Thursday, March 27, 2014

Training: Work To Be Done

I'm learning so much! Smart and a good kisser...
We have had two sessions with the trainer in our home. She has so much good info and her style is reward based which gets a better response from Barry than any other type of training. That's not to say that we haven't gotten upset with Barry or impatient with him and raised our voices. The thing is that raising your voice at him or talking sternly (some people say it's how you say it - NOPE) to him does absolutely NOTHING. He totally ignores this and will continue right on doing whatever it is that he shouldn't be doing. In fact I think he kind of likes it. He enjoys the extra attention naughty gets him. He knows we'll run after him and talk to him (in whatever voice) and play with him (he probably thinks we're playing with him when we're trying to get him to stop whatever it is he's doing). The best thing we can do is pay him extra attention when he's being really good (which he is 98% of the time) and then ignore the bad behavior as much as possible (there are times when we cannot ignore or let it go due to the specific nature of whatever he is doing at that time).

Last weekend Barry wound up getting diarrhea. We had planned on having him sit and look at us at each block section during our walk no matter what distractions were around. That was our goal. All that went out the window when Barry couldn't sit but instead would half run to the nearest spot to poo. Poor guy. We don't know what he ate or what he found on the sidewalk the night before. I think we have decided that he has a pretty sensitive stomach. A couple of weekends ago we went to Grandma's and he was given a bit of corned beef. I don't think he was given much but he had loose stools for a few days after that. I think I will continue to incorporate pumpkin with his KONG and food to keep his bowels a little more sturdy. ANYWAY, all that to say we slacked up on the training while he was not feeling well. He was tired and wasn't interested in playing or anything. We didn't want to push it with training.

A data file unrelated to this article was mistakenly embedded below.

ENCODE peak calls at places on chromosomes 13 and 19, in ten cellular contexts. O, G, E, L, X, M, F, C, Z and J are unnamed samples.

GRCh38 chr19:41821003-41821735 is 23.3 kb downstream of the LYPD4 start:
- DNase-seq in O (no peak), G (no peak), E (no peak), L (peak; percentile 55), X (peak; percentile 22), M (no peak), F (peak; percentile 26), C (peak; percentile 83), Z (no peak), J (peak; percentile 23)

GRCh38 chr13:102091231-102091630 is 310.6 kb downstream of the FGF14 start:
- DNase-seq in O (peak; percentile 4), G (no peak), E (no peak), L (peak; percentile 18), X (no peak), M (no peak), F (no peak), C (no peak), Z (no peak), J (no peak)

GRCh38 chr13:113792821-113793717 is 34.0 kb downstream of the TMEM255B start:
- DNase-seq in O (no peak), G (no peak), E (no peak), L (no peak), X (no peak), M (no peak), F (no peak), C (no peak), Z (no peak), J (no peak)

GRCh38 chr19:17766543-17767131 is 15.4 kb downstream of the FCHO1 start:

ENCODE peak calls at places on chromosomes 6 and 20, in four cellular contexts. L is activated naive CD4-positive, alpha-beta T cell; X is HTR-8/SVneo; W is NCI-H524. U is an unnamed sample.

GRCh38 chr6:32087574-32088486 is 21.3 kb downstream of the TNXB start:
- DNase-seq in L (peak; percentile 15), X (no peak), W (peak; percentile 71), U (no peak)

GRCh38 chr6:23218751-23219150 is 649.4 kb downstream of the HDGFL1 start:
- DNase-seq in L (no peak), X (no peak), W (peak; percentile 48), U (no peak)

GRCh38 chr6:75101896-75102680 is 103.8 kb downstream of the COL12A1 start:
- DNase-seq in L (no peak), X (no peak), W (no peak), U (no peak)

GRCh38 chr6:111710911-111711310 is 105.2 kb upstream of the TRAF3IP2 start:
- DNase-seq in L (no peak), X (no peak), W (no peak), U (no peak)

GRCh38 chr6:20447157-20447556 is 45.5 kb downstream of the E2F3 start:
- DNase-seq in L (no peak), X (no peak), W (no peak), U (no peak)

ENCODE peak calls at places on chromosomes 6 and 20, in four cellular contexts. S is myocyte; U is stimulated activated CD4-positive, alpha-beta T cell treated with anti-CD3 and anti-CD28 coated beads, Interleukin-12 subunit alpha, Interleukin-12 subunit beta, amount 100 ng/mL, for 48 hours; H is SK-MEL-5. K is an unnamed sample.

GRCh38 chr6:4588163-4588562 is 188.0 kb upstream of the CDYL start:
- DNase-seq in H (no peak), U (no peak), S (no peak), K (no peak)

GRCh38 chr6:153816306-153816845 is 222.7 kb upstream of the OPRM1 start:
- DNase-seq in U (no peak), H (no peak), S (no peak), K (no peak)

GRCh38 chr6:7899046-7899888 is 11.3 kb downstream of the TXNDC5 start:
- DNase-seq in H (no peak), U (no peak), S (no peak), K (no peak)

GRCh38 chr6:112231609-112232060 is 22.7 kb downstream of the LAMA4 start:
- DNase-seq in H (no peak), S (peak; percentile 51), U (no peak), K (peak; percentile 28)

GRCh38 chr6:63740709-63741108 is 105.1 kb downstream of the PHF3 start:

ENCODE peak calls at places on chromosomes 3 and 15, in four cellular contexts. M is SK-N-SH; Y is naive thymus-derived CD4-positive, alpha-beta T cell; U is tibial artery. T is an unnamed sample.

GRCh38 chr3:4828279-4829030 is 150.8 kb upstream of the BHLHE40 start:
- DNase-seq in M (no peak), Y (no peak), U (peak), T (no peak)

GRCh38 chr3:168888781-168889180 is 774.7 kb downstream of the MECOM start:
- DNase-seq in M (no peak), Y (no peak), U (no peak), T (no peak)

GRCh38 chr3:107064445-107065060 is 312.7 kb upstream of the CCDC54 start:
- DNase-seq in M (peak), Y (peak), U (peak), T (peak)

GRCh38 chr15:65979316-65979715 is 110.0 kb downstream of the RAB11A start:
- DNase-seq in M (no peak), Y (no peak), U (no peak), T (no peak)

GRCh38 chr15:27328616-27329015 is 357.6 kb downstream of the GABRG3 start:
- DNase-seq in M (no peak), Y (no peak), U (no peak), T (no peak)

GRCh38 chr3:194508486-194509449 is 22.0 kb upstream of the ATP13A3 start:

This is a picture of him from last weekend when he wasn't feeling well. He was in
this position on the couch most of Saturday.
I feel like we fell behind a bit with our regular schedule due to going to visit Grandma (he doesn't go on his usual walks at Grandma's and our schedule is different and so it's not fair to try and train him when we're not following our usual routine) and then again this weekend when he was under the weather. This week will be different. I am determined to work with him daily indoors and incorporate what we can on each walk - well, when Husband walks him and I go out with them as support and treat holder.

Our next training session isn't for a few more weeks so this gives us plenty of time to really work with him and get creative. I can't wait for the next session because I'm confident that Barry will be doing really well at all of the new commands we're showing him and hopefully the weather will be much nicer out.

Here is an example of the chair command. This is the chair we
use for it.
Here is what we're working on with him now:
Chair: We will point and lead him to a chair we have in our living room that he will sit in. He will stay in the chair and he will get rewarded. This is so that when we have someone come over or food delivery we can say chair and he will respond by going to the chair and sitting and staying until he is released with the word okay.
Leave It: We will get an item of medium interest to Barry and have a treat in one hand. We will drop the item and tell Barry leave it. Once his focus is off of the item we will mark with the word yes and reward with a treat. We will eventually make the item he needs to leave it more interesting, like say a pretzel or milk bone type treat but we will still have a treat in hand but the treat we have in hand will be something much more exciting than the milk bone treat. Our goal is to have Barry see something he really wants (like a squirrel) and we'll say leave it and he then looks to us and we reward him for ignoring the squirrel.
Looking & Not Reacting: This one is interesting but it is pretty cool. When we are a safe distance from another dog (for Barry this means 15ish feet) we will have Barry sit and be calm and we'll all watch the dog from our safe distance. Barry will see that we are all calm and he will get rewarded for staying calm and looking at the dog but not reacting. This helps him to understand that seeing another dog is okay and he doesn't need to go nuts or meet the dog like he wants.

I should clarify that by safe distance I just mean the best distance for Barry to not really be interested in the other dog. He's aware but not super interested at that distance. Barry can get very close to most dogs and be just fine. He can even be cordial in an elevator with another dog, but sometimes he goes bonkers.

Now, back to training...

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